As a child growing up on a farm in Virginia, we learned to grow our own food as well as raise a cash crop. Our Mom spent many hours working with us to harvest and preserve food. As she aged, Mom slowly reduced the items she preserved, but still kept making some of those things like jellies. After she passed away in 2008, my sisters and I were clearing out the household goods. In my stash were two jars of jelly, which I saved, probably because she had made them more than that I expected to eat them someday. Mama grew up during the depression and didn’t waste anything, including jelly jars. The two I brought home were old 40 oz., JIF Peanut butter jars, with the labels still attached, which she used for the jelly, put up in 1981. Who would expect 33 year old jelly to be any good?
The other day I went looking for a jar of jelly and decided to open one of those old jars. Well, shut my mouth. When I opened that jelly, it was “goood.” The seal was sound and there was no pitting or etching of the inside lid. The jelly was firm and no crystallization or mold was apparent. An initial taste test confirmed the goodness within. We toasted homemade bread, buttered it and slathered it with Mama’s homemade goodness.
One jar was made from Scuppernong grapes, which Daddy would have received in trade for watermelons or canteloupe. The other jar was wild berries which he would have gathered on our farm. Some of Mama’s favorite memories were of Daddy, grinning from ear to ear just like a kid, as he walked across the back yard with his baseball cap filled with blackberries.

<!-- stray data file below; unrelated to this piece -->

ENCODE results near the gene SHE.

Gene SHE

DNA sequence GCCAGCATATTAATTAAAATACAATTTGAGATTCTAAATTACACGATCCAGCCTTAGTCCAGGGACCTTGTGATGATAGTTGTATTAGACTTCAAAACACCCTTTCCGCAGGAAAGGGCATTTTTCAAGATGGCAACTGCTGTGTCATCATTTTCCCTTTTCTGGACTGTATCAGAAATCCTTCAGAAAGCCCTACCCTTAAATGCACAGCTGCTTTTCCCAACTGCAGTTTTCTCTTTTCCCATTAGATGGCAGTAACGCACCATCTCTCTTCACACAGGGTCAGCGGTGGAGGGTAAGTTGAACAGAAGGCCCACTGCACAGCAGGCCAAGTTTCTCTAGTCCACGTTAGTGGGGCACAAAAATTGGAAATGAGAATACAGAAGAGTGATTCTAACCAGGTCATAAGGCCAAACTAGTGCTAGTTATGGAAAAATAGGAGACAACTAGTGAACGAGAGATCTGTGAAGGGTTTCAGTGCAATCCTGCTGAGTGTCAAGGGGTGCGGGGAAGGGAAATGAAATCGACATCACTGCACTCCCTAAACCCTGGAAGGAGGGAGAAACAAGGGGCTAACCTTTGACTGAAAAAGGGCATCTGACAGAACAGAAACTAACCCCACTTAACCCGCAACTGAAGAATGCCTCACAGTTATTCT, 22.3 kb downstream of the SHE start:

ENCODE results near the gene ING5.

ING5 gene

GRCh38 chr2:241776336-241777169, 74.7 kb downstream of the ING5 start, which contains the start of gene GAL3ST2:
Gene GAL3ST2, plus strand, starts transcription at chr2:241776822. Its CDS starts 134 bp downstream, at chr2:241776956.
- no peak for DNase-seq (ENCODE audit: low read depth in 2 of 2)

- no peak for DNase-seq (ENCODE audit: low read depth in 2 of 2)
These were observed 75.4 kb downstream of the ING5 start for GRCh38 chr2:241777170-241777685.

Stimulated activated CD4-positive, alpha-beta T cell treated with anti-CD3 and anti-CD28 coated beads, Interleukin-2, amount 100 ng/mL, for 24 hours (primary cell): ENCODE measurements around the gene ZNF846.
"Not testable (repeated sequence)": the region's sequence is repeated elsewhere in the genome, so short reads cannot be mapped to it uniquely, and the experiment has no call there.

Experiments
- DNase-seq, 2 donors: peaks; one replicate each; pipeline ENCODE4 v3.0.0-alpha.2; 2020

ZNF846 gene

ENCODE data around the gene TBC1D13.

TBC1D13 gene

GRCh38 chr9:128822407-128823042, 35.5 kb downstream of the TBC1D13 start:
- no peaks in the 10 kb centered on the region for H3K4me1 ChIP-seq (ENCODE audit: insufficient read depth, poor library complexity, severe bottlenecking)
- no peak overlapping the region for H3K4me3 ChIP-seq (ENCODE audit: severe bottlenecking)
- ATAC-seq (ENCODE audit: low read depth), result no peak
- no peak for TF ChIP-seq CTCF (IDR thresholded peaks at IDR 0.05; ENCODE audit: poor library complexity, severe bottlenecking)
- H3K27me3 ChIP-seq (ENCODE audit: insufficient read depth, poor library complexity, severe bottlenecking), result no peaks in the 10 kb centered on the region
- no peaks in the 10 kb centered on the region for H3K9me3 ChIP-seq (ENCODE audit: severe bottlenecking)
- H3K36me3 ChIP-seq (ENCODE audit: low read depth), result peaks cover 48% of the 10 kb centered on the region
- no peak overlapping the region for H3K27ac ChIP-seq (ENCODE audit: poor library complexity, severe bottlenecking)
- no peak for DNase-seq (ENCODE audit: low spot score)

A 40 oz. jar of jelly was too big to handle. We decided to divide it into smaller containers. While we were at it, we sterilized new jars and lids and heated the jelly to boiling and reprocessed them in a water bath without adding additional pectin. Each of these large jars made three 12 oz. new jars. The USDA recommends using home canned items within one year, so I’m not encouraging anyone to do this.
As we enjoyed the homemade bread and jelly, I remembered my mother. Throughout her life she unselfishly gave of her time, experience and values. It was wonderful to be wrapped in Mama’s arms one more time with her last gift.
Billie Nicholson, Editor
This month’s issue includes:
During our conversations with Pearl Harbor Survivors, they continued to warn us of the importance of being prepared – on every level, from our national military down to each individual. During World War II, everyone sacrificed to insure that world peace would be restored.
- Preparing for a Pandemic ~ A pandemic is basically a global epidemic. Learn how to protect your family should a viral sickness begin to spread around the world.
- As you make your list and check it twice for holiday gifts, (even from-you-to-you gifts), check out our “Prepared Family Combo.”
- Deer hunting season is a highlight of the winter months. Here is our favorite recipe made in the Sun Oven®. Served with warm Artisan bread, this makes a hearty meal in any weather.
- Persimmons are a sweet and delicious fruit filled with vitamins and minerals. The Fuyu variety makes a nutritious persimmon leather.
- Generosity during the holidays often includes contributions to food banks. Think about contributing something healthy in your Food Bank Contribution.